Brandon Camp, 1913. Photographs by Vanessa Bell and others, in Vanessa Bell’s album, Tate (TGA 9020/3) © Tate Archive, London 2016.

Spring

Spring brings with it an extensive and overwhelming selection of new London exhibitions. A particularly exciting one is Amy Winehouse: A Family Portrait (16 March – 24 September) at The Jewish Museum. Co-curated by Winehouse’s family and including some of her personal belongings, this exhibition gives an insight into the family life of a greatly missed and often misrepresented musical figure. Queer British Art (5 April – 1 October) also opens at Tate Britain, the very first exhibition to focus on queer art within the UK. From 1861 – 1967, this exhibition will examine how art represented the queer in society at a time when attitudes about gender and sexuality were changing. Over at The British Museum catch Beyond the Great Wave (25 May – 13 August), using the iconic Great Wave woodblock painting by Japanese artist Katsushika Hokusai as a springboard to focus on his work across three decades.

David Hockney, My Parents 1977, Tate. © David Hockney

The Rolling Stones were honoured in an extensive exhibition in 2016, and now it’s Pink Floyd’s turn with Their Mortal Remains (opening 13 May) at the Victoria and Albert Museum. More than just The Dark Side of the Moon, this exhibition will be an ambitious and spectacular audiovisual journey through the band’s entire career. Also opening at the V&A is Balenciaga: Shaping Fashion (27 May – 18 February 2018), a must-visit for any fashion enthusiasts as it will include never before seen couture gowns from this influential Spanish designer. In June, the Serpentine Gallery will dedicate their gallery to the work of famed British artist and commentator Grayson Perry with Grayson Perry – The Most Popular Art Exhibition Ever! (8 June – 7 September). The exhibition title gives you an idea of Perry’s acerbic commentary, exemplified in his boisterous and garish artwork. Finally the newly revamped Design Museum will present Breathing Colour (28 June – 24 September) by Dutch artist Hella Jongerius, an imaginative installation that examines how colour behaves with shapes, materials, shadows and reflections.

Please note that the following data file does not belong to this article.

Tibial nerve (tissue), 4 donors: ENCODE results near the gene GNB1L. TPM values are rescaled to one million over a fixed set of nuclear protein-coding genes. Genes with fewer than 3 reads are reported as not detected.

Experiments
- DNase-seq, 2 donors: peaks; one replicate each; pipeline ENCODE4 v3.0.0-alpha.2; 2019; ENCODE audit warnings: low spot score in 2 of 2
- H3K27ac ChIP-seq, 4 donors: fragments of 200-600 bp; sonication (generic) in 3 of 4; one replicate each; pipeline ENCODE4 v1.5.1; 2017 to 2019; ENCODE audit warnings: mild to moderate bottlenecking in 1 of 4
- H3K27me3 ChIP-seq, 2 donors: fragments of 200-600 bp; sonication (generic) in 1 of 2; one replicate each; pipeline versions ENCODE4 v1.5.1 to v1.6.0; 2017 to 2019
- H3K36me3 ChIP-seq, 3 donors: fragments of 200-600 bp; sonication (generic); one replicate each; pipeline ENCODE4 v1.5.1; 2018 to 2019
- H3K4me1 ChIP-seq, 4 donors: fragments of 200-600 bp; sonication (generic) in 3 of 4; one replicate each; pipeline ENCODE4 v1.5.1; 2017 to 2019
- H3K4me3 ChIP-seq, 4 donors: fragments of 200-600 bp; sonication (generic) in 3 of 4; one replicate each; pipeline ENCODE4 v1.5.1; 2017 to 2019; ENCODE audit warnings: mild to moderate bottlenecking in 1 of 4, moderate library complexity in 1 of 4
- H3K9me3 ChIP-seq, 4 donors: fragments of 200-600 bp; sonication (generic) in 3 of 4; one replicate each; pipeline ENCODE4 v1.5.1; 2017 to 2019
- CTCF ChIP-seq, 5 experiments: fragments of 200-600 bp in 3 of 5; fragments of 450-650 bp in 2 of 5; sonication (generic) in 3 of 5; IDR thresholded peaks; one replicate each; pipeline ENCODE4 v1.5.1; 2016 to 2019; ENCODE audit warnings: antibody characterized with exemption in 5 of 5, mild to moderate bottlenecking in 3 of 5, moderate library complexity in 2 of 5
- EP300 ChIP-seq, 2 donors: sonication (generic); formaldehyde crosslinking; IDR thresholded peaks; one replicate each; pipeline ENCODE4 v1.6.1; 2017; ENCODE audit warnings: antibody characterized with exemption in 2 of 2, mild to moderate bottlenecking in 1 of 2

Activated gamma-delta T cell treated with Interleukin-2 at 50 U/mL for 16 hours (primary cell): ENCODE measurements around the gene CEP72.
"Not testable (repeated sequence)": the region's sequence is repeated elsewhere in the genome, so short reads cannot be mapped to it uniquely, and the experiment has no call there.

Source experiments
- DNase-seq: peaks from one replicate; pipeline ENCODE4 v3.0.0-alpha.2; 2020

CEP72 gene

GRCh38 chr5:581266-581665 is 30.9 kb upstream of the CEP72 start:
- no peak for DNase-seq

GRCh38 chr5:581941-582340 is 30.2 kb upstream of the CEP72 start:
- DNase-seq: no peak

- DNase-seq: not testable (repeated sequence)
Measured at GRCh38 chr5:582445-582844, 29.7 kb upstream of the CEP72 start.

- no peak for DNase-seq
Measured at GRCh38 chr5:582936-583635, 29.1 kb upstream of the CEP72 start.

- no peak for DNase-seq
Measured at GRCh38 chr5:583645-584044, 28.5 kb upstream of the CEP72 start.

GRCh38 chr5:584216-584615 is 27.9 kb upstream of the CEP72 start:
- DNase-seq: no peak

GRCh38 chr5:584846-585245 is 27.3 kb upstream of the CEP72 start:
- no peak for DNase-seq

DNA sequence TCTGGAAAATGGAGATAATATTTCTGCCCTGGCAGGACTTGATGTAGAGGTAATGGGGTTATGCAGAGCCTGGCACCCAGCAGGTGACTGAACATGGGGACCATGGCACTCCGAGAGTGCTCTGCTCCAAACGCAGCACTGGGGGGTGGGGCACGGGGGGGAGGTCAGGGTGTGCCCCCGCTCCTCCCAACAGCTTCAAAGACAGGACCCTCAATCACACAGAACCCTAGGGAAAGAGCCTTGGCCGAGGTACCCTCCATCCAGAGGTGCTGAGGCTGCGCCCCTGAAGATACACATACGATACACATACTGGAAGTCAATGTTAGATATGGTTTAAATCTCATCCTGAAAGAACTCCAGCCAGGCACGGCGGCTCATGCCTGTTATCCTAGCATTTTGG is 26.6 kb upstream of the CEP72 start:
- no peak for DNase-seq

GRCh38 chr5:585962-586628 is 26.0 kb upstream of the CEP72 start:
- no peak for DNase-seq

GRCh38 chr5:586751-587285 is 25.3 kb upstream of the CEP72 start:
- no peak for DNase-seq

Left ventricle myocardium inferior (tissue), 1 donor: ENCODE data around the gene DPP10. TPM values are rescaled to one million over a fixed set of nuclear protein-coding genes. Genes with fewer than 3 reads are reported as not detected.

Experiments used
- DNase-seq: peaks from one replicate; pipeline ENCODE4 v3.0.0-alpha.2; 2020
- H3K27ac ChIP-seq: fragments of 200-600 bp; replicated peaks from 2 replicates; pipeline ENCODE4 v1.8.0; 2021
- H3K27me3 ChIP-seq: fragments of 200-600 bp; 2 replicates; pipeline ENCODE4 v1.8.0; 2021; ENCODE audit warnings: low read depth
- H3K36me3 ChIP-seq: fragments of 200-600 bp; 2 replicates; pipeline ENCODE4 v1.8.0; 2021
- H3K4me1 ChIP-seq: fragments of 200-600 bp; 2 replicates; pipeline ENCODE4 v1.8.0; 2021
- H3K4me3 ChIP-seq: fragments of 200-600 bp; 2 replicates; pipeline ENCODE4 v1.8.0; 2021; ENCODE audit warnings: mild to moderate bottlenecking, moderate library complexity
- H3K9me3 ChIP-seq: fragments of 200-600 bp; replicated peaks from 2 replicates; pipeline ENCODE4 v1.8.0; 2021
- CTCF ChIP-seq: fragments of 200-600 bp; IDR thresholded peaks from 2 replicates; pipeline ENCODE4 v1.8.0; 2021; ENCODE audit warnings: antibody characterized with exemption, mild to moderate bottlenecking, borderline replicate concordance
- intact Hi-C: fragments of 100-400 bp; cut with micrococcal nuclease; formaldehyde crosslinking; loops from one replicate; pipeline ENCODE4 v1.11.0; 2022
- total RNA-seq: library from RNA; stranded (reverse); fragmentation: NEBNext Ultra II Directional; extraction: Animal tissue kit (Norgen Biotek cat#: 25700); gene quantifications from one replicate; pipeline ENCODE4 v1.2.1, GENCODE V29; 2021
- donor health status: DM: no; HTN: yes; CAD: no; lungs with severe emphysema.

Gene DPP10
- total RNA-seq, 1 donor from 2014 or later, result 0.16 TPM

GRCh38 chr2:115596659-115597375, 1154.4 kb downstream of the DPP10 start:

Wassily Kandinsky, Blue Crest, 1917. Oil on canvas, 133 x 104 cm. State Russian Museum, St. Petersburg. Photo © 2016, State Russian Museum, St. Petersburg